writes in concerning her 18-month-old male Netherland
Dwarf rabbit that has suddenly become aggressive,
especially when approached in his cage. Andrea has heard
that neutering him might help this aggressive behavior
and wants to know if, at 18 months of age, he might be
too old for that procedure.
Dwarf rabbits are not, in general, an aggressive breed.
The have been heavily bred over the years for their
demure looks and small size and can make excellent
companions. In fact, rabbits as a group can make
excellent companions. They are very intelligent,
inquisitive creatures that interact quite well with
people. They can be house trained to use a litter box
very easily, and I know of many families with rabbits in
my care that allow them free roam of their house. This
can work out just fine; however, I would caution you
rabbit caretakers that these little guys are avid
chewers and are not too discriminating on what they
decide to chew. They can mutilate electrical cords,
furniture, shoes, almost anything down at their level.
This is a natural behavior necessary in keeping their
front teeth, the incisors, filed down. Without this
frequent chewing, their teeth will overgrow and cause
severe health problems.
are often surprised that rabbits can show aggression.
They are often thought of as timid, passive little
creatures, but as Andrea has noted, this is not always
the case. Aggression in rabbits can occur for several
reasons. In males, aggression is often seen when
defending their territory as well as protecting breeding
rights with females (does). In the case of Andrea’s
bunny, territoriality may be part of the problem. Since
this behavior is more common in males, neutering is a
a male rabbit, called castration, is a surgical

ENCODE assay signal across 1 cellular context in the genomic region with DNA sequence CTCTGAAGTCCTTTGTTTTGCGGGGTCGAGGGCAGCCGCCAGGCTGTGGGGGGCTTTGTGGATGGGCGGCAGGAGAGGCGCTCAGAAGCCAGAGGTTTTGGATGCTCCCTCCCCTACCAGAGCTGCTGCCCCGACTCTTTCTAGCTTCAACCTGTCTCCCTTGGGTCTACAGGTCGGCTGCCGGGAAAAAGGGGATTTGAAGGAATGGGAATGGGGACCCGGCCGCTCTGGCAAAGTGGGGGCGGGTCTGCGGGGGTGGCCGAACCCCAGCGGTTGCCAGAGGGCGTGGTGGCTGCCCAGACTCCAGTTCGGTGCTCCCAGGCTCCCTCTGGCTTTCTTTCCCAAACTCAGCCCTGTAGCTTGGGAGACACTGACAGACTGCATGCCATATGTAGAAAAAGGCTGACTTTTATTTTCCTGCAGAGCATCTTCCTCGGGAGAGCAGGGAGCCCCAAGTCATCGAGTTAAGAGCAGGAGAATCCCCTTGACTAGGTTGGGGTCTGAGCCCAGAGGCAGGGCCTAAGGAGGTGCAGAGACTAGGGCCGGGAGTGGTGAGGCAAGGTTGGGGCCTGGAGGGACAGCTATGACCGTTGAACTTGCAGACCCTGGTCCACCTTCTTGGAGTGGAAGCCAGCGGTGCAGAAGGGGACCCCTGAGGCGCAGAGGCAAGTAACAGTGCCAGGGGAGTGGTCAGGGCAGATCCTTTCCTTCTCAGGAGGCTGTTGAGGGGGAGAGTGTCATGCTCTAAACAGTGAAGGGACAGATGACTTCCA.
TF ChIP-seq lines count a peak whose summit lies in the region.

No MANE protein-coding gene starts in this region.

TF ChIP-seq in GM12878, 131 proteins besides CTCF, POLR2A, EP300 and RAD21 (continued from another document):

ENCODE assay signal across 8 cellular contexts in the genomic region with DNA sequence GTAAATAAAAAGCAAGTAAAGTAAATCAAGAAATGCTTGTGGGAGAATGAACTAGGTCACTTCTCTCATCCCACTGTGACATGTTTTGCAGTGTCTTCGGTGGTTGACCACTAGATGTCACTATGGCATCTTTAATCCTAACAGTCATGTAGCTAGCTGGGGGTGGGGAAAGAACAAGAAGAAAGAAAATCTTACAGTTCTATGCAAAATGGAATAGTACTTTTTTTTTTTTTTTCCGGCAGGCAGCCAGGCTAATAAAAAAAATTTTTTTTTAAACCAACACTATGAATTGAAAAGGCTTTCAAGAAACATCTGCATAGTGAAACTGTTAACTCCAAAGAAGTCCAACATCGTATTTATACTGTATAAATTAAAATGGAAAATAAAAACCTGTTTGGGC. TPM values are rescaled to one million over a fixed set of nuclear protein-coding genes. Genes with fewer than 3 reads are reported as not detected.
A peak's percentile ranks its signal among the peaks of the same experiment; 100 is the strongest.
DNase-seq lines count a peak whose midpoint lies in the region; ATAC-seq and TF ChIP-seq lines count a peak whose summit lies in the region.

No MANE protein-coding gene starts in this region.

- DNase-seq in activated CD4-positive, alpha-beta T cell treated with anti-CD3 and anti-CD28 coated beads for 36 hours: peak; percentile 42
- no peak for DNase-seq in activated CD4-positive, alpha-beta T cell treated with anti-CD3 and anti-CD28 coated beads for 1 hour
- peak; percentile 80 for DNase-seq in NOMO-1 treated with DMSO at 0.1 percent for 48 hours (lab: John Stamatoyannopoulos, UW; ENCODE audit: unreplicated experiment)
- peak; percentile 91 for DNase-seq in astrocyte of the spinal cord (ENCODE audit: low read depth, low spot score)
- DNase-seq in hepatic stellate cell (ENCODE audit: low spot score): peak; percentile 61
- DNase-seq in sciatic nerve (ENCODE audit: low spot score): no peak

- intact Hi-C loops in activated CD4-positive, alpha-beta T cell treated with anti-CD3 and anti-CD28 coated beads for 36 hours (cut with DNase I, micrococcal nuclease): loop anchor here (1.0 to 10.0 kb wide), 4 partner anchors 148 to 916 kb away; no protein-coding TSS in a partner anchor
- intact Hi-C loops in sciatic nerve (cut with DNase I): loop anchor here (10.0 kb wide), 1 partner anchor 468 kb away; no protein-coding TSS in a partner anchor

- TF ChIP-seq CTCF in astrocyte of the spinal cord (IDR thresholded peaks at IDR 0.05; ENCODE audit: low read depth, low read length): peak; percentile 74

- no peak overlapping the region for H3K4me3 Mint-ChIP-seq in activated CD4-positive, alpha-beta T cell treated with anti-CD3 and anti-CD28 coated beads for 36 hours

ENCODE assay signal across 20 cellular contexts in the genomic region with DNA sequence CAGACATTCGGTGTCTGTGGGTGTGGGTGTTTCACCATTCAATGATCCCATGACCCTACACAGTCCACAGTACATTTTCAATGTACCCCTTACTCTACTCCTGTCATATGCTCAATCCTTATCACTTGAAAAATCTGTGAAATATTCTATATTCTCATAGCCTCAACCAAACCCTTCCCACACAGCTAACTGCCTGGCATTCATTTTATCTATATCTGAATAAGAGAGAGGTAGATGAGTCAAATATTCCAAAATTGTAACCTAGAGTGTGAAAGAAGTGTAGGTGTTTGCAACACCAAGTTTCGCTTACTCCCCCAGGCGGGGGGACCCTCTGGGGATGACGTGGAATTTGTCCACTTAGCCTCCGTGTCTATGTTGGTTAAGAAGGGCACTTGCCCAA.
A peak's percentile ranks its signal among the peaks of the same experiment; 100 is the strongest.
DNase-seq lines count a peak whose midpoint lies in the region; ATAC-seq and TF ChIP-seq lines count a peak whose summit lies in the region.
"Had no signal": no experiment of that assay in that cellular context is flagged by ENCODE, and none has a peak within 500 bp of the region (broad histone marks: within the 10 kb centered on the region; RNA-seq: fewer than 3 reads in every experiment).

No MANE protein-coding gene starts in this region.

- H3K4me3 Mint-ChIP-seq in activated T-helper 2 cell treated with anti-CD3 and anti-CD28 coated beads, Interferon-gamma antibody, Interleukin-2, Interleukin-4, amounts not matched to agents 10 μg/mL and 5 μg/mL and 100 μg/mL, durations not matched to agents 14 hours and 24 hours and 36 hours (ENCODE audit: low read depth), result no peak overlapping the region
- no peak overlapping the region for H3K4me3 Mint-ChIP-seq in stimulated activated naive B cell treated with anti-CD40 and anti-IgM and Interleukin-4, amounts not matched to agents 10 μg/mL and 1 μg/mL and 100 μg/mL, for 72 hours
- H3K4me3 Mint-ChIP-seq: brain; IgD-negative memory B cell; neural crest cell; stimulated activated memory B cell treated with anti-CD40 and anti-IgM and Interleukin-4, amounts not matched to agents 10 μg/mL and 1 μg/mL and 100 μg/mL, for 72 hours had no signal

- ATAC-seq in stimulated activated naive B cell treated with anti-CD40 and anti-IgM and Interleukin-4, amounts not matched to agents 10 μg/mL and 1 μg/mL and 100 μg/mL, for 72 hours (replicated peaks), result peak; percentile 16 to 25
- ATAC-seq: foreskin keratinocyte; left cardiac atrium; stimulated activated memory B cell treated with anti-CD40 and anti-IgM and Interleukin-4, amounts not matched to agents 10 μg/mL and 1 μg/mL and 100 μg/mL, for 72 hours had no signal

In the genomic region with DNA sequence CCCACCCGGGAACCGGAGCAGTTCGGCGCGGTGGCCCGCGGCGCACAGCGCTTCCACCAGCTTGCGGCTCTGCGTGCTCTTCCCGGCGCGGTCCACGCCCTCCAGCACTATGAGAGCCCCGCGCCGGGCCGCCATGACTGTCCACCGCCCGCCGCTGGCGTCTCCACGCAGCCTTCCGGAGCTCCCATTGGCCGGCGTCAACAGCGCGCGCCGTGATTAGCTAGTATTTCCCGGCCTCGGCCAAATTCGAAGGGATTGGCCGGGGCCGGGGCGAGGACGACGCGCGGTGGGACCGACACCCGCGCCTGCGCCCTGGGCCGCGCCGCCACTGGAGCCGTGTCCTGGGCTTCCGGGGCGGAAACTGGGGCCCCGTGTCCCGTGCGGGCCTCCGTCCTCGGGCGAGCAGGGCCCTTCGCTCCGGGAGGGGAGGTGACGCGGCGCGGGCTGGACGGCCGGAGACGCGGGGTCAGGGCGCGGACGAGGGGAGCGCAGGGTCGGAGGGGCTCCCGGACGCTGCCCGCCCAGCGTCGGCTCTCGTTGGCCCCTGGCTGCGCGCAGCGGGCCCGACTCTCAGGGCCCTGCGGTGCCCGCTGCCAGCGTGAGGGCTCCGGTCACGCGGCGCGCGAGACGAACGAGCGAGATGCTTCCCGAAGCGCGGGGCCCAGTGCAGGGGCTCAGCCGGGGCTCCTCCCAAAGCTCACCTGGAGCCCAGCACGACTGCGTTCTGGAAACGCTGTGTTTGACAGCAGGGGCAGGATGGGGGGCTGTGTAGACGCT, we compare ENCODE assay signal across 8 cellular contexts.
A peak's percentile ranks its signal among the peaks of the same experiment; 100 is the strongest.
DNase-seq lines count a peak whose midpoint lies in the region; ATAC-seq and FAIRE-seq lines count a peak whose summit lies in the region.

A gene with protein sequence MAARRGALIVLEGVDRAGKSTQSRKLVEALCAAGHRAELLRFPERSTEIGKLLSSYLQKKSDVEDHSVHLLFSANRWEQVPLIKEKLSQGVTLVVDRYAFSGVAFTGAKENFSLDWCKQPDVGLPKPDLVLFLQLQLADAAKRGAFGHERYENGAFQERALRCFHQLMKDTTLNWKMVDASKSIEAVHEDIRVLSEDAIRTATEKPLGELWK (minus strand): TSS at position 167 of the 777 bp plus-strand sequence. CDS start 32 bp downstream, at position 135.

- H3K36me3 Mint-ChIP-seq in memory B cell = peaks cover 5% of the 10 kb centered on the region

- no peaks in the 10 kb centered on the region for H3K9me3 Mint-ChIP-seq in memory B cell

procedure that is done by a veterinarian that is
familiar with rabbits. This is an important point to
understand. Rabbits are not dogs or cats and have
different requirements for anesthesia than do other
types of companions. When this surgery is performed, it
is important to keep stress to a minimum in rabbits as
it can be very detrimental to their bodies. This
includes management of the pain associated with the
surgery. As we’ve discussed in these pages before,
pain management is important to all creatures undergoing
surgery and rabbits can be especially sensitive.
a male rabbit is neutered, the testosterone ("male
hormone") level in his blood will drop. It stands
to reason that any behaviors associated with
testosterone will cease. This is an important point to
understand. Not all behaviors considered inappropriate
in male rabbits are testosterone related and thus are
not likely to change with neutering. There are also
cases in older male rabbits where certain behaviors such
as urine marking (spraying), normally a testosterone
related behavior, can become habit and even after
neutering, the behavior may remain. To avoid this,
neuter your male bunnies at a young age before
objectionable male behaviors become habit.
also asked if 18 months is too old to neuter her rabbit.
The answer here is clearly no. There is no age limit
after which surgery cannot be performed on a healthy
rabbit. The only drawback to having this procedure done
later rather than sooner is the potential for certain
behaviors to become habit as discussed above. I do feel
in the case of Andrea’s rabbit that neutering will be
extremely helpful in curbing the aggressive behavior
described in her letter.
speaking, I was quite happy to receive this letter from
Andrea concerning her rabbit. I truly believe they make
fabulous companions and with proper care, can live long
interactive lives with their caretakers.